Philosophic discourse, is eminently suited to such conundrums as: what is courage (Laches?); how can we live a moral existence?; what is the mind, can it be separated from matter?; does life have a purpose or are we adrift in an insouciant Universe? This is just a meagre selection of topics amenable to the Philosophic method, whatever that might be..... The answer to these questions cannot be resolved in the lab. Even the most powerful electron microscope will shed no light, or electrons, on the topics under scrutiny. Most of these enquiries are open ended, and therefore there is no precise, definite answer. In contrast, logical analysis and the quest for knowledge (Epistemology) can provide definitive solutions that defy dispute and remain forever true. And it here that we discern an overlap with the domain we identify as Science.
Imagine a Venn diagram consisting of the spheres of Philosophy and Science. This would reveal a degree of correspondence between these two domains. The overlap would not be great, but the relationship is clearly significant. There are those who would argue that there should be an additional sphere; the sphere of Theology. I find it difficult to imagine any degree of interaction with our neatly arrayed spheres of Philosophy and Science. Theology, consists of a series of dogmatic beliefs and doctrine. The answers to life's mysteries are already known with a certainty that revolts the modern mind and remains in stark contrast to the temper of rational thought. Faith, provides solace to those who believe, but faith does reveal true knowledge. On the basis of faith all is possible. Religious certainty provides comforting fairly tales for those seeking assurance in a chaotic world. Theology, as a topic, remains outside the acquisition of knowledge and is best confined to the realm of psychology and sociology.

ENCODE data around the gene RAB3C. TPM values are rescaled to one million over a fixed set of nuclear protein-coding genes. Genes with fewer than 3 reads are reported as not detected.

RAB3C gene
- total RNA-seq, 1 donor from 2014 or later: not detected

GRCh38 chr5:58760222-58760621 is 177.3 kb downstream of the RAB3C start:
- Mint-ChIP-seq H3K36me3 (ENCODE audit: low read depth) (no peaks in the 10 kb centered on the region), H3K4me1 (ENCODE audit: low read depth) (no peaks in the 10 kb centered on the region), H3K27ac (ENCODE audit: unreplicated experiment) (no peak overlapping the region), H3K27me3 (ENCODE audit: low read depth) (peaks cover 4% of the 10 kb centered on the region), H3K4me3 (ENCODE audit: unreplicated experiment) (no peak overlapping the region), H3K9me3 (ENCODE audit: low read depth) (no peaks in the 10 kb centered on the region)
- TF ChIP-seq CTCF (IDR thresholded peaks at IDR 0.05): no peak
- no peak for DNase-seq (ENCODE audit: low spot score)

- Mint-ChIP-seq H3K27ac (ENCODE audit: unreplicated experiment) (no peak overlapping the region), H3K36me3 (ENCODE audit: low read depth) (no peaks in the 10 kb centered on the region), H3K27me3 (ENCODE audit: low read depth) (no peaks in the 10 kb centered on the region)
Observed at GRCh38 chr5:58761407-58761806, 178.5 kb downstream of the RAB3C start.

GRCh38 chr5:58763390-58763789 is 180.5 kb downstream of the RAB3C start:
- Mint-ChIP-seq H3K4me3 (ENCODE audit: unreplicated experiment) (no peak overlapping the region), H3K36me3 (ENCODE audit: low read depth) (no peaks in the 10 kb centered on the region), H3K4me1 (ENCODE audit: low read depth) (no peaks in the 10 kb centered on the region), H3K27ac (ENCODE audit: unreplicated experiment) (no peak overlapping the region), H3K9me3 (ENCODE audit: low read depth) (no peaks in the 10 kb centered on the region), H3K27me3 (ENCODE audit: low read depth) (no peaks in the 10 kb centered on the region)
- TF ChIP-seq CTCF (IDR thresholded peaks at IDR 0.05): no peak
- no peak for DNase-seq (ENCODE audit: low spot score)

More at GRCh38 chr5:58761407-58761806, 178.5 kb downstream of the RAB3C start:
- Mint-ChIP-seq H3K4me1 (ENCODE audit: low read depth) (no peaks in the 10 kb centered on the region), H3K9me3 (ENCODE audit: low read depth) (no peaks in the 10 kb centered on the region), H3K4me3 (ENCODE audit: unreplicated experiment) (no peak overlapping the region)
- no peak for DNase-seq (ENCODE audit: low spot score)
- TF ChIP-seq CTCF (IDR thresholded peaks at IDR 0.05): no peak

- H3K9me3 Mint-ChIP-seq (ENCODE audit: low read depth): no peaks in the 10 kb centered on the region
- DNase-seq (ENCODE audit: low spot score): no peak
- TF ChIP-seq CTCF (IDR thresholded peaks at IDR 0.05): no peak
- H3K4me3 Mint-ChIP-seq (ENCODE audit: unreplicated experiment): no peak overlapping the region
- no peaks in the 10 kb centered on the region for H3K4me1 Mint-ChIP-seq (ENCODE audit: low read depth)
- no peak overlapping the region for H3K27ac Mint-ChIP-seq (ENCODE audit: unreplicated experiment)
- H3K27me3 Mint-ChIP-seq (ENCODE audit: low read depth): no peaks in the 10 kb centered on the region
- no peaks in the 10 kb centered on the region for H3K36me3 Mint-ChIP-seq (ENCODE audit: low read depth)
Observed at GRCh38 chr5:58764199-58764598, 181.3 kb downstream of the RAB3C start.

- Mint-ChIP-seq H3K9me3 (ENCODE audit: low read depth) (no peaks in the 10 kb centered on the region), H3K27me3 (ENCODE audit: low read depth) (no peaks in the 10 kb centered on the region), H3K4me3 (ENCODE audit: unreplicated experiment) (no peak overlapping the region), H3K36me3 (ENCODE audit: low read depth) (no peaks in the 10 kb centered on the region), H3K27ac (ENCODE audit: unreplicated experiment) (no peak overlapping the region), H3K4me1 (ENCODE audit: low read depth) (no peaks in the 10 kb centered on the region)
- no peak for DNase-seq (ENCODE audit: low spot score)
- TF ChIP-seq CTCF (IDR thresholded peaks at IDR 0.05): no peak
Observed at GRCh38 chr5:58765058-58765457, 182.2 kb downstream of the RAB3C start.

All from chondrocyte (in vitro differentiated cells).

A simple definition defies analysis and belittles the enormity of the task. I favour a series of phrases that interact to build a coherent framework. Each phrase should interlock into this framework and each phrase should be internally consistent as well as exhibiting consistency with each other. This is deceptively difficult to achieve in theory and practice as we run the risk of becoming bogged down in a morass of detail. Conversely, the definition may appear too simplistic, rendering it devoid of real meaning and content.
And therefore, finally.
Definition: Philosophy is universally defined as the study of the wisdom or knowledge about the general problems, facts, and situations connected with human existence, values, reasons, and general reality.
My Personal Definition: Speculations on humanity, the 'self', existence, matter and the universe. An understanding, recognition of what constitutes knowledge and how true knowledge is to be distinguished from irrational beliefs. And finally, an understanding of the limitations of knowledge acquisition.
NB: With reference to knowledge, I have taken care not to include, definite knowledge, as determined by empiricism, as this strictly remains with the domain of science, not philosophy.
As an exercise, I challenge my readers to propose a definition of philosophy, that makes sense to them. Perhaps, if get enough people to participate it could form the basis of a mass-debate.